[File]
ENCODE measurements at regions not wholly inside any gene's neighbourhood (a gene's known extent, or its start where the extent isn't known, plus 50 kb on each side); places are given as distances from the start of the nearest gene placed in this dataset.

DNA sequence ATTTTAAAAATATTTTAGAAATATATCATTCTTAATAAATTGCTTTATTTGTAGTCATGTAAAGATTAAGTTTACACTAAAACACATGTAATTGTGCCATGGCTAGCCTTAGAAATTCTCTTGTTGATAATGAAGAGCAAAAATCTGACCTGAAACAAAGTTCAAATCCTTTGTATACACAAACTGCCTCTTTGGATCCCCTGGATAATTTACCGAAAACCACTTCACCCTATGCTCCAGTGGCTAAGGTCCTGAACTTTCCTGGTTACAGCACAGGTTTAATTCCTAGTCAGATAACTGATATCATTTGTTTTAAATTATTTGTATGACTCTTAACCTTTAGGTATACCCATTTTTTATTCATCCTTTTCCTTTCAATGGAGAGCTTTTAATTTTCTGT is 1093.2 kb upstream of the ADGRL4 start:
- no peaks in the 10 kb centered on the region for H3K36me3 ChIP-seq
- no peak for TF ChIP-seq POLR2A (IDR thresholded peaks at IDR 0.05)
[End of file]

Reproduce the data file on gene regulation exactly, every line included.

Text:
ENCODE measurements at regions not wholly inside any gene's neighbourhood (a gene's known extent, or its start where the extent isn't known, plus 50 kb on each side); places are given as distances from the start of the nearest gene placed in this dataset.

DNA sequence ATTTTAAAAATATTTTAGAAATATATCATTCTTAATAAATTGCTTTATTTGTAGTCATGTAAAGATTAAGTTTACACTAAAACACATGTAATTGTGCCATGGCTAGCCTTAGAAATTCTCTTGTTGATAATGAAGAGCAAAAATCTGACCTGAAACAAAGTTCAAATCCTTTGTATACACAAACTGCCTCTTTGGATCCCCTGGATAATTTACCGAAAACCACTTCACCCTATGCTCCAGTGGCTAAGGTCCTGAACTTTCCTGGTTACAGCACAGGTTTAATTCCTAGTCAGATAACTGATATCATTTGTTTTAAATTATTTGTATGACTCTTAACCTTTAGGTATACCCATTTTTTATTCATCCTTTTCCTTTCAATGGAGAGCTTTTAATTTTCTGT is 1093.2 kb upstream of the ADGRL4 start:
- no peaks in the 10 kb centered on the region for H3K36me3 ChIP-seq
- no peak for TF ChIP-seq POLR2A (IDR thresholded peaks at IDR 0.05)